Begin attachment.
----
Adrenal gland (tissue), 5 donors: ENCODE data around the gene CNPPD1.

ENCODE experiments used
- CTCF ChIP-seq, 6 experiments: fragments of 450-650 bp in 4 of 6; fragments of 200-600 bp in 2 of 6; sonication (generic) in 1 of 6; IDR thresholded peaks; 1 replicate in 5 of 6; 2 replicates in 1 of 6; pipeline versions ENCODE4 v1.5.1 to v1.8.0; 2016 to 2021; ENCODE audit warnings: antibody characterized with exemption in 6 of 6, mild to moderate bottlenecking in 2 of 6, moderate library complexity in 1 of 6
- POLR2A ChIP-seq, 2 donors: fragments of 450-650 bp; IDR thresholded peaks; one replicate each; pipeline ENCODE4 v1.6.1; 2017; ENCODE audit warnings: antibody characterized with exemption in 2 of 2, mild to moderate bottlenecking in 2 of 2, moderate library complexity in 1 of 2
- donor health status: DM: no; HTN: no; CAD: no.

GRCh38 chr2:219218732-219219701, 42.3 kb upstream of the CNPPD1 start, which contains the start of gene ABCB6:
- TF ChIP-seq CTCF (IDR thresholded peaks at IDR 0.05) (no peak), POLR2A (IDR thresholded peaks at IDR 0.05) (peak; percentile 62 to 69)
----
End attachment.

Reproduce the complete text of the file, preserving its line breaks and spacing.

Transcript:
Adrenal gland (tissue), 5 donors: ENCODE data around the gene CNPPD1.

ENCODE experiments used
- CTCF ChIP-seq, 6 experiments: fragments of 450-650 bp in 4 of 6; fragments of 200-600 bp in 2 of 6; sonication (generic) in 1 of 6; IDR thresholded peaks; 1 replicate in 5 of 6; 2 replicates in 1 of 6; pipeline versions ENCODE4 v1.5.1 to v1.8.0; 2016 to 2021; ENCODE audit warnings: antibody characterized with exemption in 6 of 6, mild to moderate bottlenecking in 2 of 6, moderate library complexity in 1 of 6
- POLR2A ChIP-seq, 2 donors: fragments of 450-650 bp; IDR thresholded peaks; one replicate each; pipeline ENCODE4 v1.6.1; 2017; ENCODE audit warnings: antibody characterized with exemption in 2 of 2, mild to moderate bottlenecking in 2 of 2, moderate library complexity in 1 of 2
- donor health status: DM: no; HTN: no; CAD: no.

GRCh38 chr2:219218732-219219701, 42.3 kb upstream of the CNPPD1 start, which contains the start of gene ABCB6:
- TF ChIP-seq CTCF (IDR thresholded peaks at IDR 0.05) (no peak), POLR2A (IDR thresholded peaks at IDR 0.05) (peak; percentile 62 to 69)